In the first semester of our HOPE course, you learned all about fitness, nutrition, and mental/social health. You embarked on your fitness journey like a fledgling.
In the second semester of our Health Opportunities Through Physical Education course, aligned to Florida state standards, you'll take the fitness bull by the horns and start your very own fitness plan while learning about substance abuse, sex, first aid, and infectious diseases.
Through a series of health lessons, activities, and projects, you'll learn how to keep yourself safe while putting into practice the fitness concepts we've been focusing on. By the end of the course, you'll be able to
- know the risks involved with drugs and alcohol.
- understand the basics of the reproductive system, sex, and healthy relationships.
- keep yourself physically healthy and safe.
- meet your fitness goals and ride off into the sunset with your back pocket full of fitness knowledge.
This is the second semester of our HOPE course. Check out Semester A here.
Unit 5. Substance Abuse
This unit covers all the nasty substances you can put into your body—and how they'll mess your health up, both physical, social, and mental. We'll cover drugs, alcohol, marijuana, the consequences of misusing them, and ways to get help.
Unit 6. Human Sexuality
This unit covers the big topics in human sexuality. We'll talk male and female reproductive systems, sex in the media, and healthy dating relationships and more.
Unit 7. Disease and Safety
In this unit, we'll cover the ins and outs of disease—including the big killers like cancer, heart disease, and diabetes—as well as how to keep yourself and others safe. We'll talk CPR, AEDs, and the Heimlich maneuver.
Sample Lesson - Introduction
Lesson 3: Sex in Media and Advertising
It's a cliché because it's true—nearly every advertisement out there touches on our ideas about sexuality or gender in one way or another.
See that ad for the bowling alley with the redhead looking seductively at you over a ten pound ball? That ad isn't just selling you bowling; it's selling you the idea that you'll either look like that woman or have sex with that woman if you bowl.
(Which we bowling nerds here at Shmoop know certainly isn't true.)
See that ad for men's deodorant with bro buddies sitting around watching "the game" on TV? Totally hitting on a stereotype of sexual masculinity.
And a pretty dumb one, at that.
Even something as inconspicuous as a yogurt ad or dandruff shampoo bottle is sneakily selling you traditional masculinity, femininity, and sexual norms—that everyone should look "sexy" and want to have sex, and you'll magically have that if you consume the product being advertised.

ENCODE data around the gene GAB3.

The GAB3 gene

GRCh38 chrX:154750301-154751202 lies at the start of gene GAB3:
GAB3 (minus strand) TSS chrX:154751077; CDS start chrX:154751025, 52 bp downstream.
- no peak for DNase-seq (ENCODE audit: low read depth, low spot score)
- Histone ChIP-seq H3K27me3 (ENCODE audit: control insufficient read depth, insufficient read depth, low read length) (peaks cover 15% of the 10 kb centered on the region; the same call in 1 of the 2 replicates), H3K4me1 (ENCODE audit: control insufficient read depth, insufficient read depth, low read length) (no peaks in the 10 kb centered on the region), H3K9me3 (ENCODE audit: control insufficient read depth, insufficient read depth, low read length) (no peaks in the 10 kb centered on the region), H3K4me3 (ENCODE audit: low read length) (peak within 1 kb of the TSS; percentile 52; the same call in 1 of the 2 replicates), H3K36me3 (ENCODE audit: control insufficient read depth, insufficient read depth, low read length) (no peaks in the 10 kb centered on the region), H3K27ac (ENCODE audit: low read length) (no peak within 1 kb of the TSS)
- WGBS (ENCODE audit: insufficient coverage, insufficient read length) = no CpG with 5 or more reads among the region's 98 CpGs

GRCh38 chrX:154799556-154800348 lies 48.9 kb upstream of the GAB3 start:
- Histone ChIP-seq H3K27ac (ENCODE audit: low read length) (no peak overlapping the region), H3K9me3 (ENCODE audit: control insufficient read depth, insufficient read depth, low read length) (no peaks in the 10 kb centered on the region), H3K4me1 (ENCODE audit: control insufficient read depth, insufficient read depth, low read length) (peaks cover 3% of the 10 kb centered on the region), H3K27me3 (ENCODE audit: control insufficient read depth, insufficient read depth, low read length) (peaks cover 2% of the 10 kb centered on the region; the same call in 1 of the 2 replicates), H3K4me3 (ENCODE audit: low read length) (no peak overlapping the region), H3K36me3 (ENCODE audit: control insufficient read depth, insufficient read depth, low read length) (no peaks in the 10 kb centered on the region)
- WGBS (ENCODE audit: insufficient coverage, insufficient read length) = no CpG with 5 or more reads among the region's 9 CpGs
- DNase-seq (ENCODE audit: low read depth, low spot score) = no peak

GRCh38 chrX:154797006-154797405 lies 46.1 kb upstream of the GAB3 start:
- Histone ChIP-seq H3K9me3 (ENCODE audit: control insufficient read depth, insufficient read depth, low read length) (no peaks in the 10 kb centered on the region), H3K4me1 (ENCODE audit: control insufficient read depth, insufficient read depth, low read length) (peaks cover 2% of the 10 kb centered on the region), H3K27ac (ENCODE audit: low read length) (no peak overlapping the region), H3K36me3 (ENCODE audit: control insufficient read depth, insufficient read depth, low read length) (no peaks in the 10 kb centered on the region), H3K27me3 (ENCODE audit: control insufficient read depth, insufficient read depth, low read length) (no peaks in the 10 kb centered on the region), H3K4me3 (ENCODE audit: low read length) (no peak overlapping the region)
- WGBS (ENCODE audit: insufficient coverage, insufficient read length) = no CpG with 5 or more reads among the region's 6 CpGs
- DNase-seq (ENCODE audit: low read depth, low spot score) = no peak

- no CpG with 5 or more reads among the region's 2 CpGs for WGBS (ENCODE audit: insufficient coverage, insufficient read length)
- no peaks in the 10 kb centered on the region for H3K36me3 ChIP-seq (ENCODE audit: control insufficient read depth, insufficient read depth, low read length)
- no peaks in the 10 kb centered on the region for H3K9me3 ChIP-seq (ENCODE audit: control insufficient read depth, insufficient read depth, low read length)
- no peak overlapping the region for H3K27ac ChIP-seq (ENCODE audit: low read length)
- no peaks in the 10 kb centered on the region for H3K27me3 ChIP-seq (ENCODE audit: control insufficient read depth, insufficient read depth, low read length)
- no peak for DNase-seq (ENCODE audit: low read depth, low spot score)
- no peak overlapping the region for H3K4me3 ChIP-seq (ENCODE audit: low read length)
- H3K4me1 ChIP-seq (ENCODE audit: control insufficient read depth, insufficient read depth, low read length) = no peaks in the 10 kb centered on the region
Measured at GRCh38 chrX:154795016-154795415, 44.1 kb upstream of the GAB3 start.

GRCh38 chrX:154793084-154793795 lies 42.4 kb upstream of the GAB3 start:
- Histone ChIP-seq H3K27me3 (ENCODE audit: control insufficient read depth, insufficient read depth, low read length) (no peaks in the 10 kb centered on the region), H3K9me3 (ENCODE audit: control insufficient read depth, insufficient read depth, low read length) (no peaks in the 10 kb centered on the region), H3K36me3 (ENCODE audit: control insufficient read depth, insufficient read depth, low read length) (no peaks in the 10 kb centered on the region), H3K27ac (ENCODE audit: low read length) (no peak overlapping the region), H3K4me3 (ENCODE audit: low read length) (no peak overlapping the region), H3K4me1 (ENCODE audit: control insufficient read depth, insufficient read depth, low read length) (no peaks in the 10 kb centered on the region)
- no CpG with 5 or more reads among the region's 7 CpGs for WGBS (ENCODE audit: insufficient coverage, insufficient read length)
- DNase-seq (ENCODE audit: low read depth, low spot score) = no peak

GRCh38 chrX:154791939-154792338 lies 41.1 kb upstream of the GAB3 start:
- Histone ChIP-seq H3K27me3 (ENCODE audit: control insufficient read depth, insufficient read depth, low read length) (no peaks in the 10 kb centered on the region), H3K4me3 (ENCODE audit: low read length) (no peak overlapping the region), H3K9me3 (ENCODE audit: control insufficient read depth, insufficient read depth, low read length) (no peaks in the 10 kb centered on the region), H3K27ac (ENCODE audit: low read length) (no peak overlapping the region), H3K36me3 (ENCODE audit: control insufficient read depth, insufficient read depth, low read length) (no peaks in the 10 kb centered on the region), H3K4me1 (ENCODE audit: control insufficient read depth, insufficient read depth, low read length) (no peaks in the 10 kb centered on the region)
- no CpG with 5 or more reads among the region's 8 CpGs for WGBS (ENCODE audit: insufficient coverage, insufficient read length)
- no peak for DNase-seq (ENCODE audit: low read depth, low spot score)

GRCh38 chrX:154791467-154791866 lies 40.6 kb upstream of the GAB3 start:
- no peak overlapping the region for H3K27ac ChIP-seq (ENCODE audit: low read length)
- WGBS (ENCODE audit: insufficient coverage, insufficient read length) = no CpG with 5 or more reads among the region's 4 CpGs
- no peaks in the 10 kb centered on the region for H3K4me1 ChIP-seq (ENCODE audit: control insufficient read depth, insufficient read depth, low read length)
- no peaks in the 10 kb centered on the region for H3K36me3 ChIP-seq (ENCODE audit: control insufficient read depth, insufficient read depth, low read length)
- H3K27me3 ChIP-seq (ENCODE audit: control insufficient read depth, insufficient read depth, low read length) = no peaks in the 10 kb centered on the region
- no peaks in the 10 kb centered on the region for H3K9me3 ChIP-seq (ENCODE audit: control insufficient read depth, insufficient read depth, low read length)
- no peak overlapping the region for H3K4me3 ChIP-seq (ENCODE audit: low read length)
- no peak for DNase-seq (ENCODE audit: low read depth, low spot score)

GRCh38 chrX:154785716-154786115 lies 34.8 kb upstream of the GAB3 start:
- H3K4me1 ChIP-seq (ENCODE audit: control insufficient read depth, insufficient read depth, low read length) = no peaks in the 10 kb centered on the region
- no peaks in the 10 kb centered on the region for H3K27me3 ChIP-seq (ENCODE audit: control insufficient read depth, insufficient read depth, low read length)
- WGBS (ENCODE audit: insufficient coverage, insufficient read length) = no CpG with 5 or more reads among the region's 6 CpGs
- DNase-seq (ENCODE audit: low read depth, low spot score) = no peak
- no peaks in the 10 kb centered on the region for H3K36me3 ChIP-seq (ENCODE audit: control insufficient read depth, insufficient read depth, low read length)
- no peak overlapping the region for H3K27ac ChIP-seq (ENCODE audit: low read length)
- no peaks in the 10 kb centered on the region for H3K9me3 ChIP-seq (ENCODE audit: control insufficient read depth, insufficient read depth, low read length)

And let's not even get into sex in other forms of media—music lyrics, videos, films, television, and writing. There's so much!
It's safe to say that there's sex everywhere, but none of it is biological. It's all nurture, not nature, and it's meant to influence, manipulate, and shove a label onto you.
The good part is, though, that once you're on to advertising's game, it's pretty easy to educate yourself and your peers. You can call out an ad while it's on TV, or even create awareness public forums.
So let's get revenge on every beer ad, chocolate company, and movie poster that's ever tried to manipulate us into buying their products by telling us what makes a "sexy" man or woman.
And here at Shmoop, we find the sweetest form of revenge is extensive internet research.
Sample Lesson - Reading
Reading 6.3: Sex Sells
Look, we apologize in advance for busting some of your favorite companies for being sexist. And while in our wildest dreams we'd boycott all companies with sexual advertising campaigns (starting with Burger King—yuck), let's take small steps.
One of Shmoop's favorite advocates (and soon to be one of your favorites), Sarah Haskins, has a whole web series called "Target Women" dissecting the many ways advertising companies take advantage of the ladies. That's right—there's so much sex in advertising it's enough to fill a whole web series. "Target Women: How to Get Hot Chicks" is a pretty good starting point for an introduction to sneaky sexuality in the media. As you watch it, check out your level of shock as you watch the commercials. Do you think the ads in "Target Women" are typical? Shocking? Accurate? This shows how used to sex in advertising we are.
Just to show you that advertising is an equal-opportunity employer, check out a recent piece from the Huffington Post and read about hypermasculinity in advertising. That's right, hyper (mega, to the max) + masculinity (acting manly and tough). Hypermasculinity. The very word sounds exhausting, let alone the idea of being subjected to it via advertising day in and day out.
Sample Lesson - Activity
Quiz 6.3: Lessons 1 – 3
- Course Length: 18 weeks
- Grade Levels: 9, 10, 11, 12
- Course Type: Basic
- Health, Physical Education, and Counseling
Just what the heck is a Shmoop Online Course?
Common Core Standards
The following standards are covered in this course:HE.912.B.1.4